Although I was an uchideshi at the time, I found it extremely difficult to follow and I was unable to understand most of the words O-Sensei was using in his teaching. Shintoism was the spiritual backbone of his Aikido, and in order to understand his teachings, one had to understand the Kojiki, which required extensive study. Unfortunately, I belonged to the generation whose education was strongly affected by the post-war policy carried out by G.H.Q. (General Headquarters of the Occupation Army), established in October of 1945 (I entered Junior school in April, 1946), the central premise of which was the systematic denial of the Japanese culture, tradition and history. Thus, the myth and the world view represented by the Kojiki was, for a time, denied as unscientific, an absurd superstition. This view was even widely supported by the post-war Japanese academic world. As for myself, being brought up and educated this way, I found the Founder's teachings not only difficult to follow, but also apparently nonsensical.

Nevertheless, the Founder always emphasized the importance of spiritual discipline ("religious faith", in his exact words) and the practice of farming along with martial discipline, if one wished to achieve one's goals. I had no problem with following the practice of farming and martial discipline (I still do both even up to today). However, I could not avoid the increasingly strong internal resistance that, as time went on, built up within me toward the Founder's spiritual discipline. I suffered from an internal split and feared the loss of unity between the physical art and spiritual discipline which was supposed to be the underlying principle of the art.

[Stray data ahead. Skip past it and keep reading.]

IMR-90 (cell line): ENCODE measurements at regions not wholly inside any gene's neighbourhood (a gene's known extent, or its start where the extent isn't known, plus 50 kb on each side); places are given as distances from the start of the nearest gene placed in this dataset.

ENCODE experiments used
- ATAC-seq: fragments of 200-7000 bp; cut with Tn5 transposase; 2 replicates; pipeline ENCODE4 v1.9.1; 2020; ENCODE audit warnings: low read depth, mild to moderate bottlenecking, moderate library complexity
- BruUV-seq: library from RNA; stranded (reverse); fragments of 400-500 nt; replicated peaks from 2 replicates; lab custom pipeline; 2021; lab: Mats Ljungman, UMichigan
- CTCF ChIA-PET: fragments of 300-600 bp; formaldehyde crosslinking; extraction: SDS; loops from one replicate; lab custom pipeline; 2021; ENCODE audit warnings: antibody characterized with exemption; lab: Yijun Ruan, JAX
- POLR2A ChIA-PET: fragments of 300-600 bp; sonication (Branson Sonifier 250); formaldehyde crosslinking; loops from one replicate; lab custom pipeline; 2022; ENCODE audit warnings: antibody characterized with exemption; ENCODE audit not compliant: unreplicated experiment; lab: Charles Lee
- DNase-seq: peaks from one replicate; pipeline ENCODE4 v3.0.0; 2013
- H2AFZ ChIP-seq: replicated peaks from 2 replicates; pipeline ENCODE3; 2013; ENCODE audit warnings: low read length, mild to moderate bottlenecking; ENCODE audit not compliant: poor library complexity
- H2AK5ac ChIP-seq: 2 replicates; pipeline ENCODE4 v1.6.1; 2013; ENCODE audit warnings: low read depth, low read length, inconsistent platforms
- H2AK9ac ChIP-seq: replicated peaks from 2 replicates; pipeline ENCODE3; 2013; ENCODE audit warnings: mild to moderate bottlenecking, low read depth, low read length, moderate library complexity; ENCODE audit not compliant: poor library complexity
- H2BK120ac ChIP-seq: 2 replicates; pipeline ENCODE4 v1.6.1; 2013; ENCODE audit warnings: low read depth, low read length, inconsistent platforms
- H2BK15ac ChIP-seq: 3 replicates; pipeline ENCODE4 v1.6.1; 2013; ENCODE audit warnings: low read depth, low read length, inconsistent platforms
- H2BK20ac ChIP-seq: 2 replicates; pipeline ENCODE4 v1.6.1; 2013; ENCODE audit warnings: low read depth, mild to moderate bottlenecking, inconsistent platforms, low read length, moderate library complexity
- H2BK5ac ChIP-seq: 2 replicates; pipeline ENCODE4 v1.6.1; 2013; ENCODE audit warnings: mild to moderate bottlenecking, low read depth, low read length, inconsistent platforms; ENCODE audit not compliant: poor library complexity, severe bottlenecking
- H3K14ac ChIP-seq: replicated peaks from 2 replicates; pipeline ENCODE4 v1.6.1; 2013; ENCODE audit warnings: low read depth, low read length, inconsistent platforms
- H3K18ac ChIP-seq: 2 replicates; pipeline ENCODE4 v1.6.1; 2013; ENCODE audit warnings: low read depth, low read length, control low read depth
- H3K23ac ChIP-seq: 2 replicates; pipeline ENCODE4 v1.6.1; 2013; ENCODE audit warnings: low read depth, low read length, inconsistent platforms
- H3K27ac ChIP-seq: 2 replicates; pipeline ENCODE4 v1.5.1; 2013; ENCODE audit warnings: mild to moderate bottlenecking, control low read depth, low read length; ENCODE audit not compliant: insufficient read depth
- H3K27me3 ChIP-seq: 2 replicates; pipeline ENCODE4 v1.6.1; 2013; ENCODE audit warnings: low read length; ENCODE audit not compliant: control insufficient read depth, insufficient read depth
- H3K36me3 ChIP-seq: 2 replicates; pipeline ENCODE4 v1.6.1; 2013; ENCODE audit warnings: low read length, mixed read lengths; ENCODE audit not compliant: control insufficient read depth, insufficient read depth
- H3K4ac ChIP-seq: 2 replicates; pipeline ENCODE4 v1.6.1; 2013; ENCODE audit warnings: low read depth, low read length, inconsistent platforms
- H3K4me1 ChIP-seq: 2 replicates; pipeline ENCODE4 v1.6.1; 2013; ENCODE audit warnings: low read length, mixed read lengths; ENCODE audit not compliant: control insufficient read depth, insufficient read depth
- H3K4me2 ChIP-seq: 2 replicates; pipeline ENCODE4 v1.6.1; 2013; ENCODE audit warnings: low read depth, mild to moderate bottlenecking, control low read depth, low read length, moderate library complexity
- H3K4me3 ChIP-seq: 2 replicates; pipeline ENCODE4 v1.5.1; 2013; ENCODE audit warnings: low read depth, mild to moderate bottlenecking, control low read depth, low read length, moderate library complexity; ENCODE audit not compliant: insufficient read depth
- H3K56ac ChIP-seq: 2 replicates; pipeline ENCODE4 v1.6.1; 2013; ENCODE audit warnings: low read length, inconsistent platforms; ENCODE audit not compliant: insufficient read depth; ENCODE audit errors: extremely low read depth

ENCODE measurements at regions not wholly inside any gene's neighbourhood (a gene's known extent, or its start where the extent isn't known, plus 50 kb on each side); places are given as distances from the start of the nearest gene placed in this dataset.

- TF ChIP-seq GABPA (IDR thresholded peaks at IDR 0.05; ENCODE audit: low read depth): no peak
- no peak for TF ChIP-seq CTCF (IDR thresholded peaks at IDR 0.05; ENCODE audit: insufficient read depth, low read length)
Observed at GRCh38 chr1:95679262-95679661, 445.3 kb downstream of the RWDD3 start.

I started to look to Zen training as a substitute for the Founder's teaching. As I see it, it was a positive turning point in my Aikido life. However, I can't deny that it was an escape from the Founder. That is what I meant by my reference to "passive way.”"
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Old 12-28-2009, 07:35 AM   #29
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Re: Fact or Fiction (of Morihei Ueshiba's Life)

Quote:
Mary Malmros wrote: View Post
Bit of a reach from there to "teaching aikido = teaching shinto", don't you think? I mean, not too much of a reach for a person who's looking to find something to object to, but for the rest of us, again, why should O-Sensei's personal belief system matter? Are you saying that in order to study aikido, one must also have Shinto beliefs? If so, that's your statement; it doesn't appear to be O-Sensei's statement.
I'm not sure that O-sensei was able to separate the two things. I'm not saying that you must have Shinto beliefs, but I would say that you need some kind of understanding of them if you have any interest in trying to understand anything that the Founder said or wrote.

Best,

Chris

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Old 12-28-2009, 07:38 AM   #30
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Re: Fact or Fiction (of Morihei Ueshiba's Life)

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Christopher Li wrote: View Post
I'm not sure that O-sensei was able to separate the two things. I'm not saying that you must have Shinto beliefs, but I would say that you need some kind of understanding of them if you have any interest in trying to understand anything that the Founder said or wrote.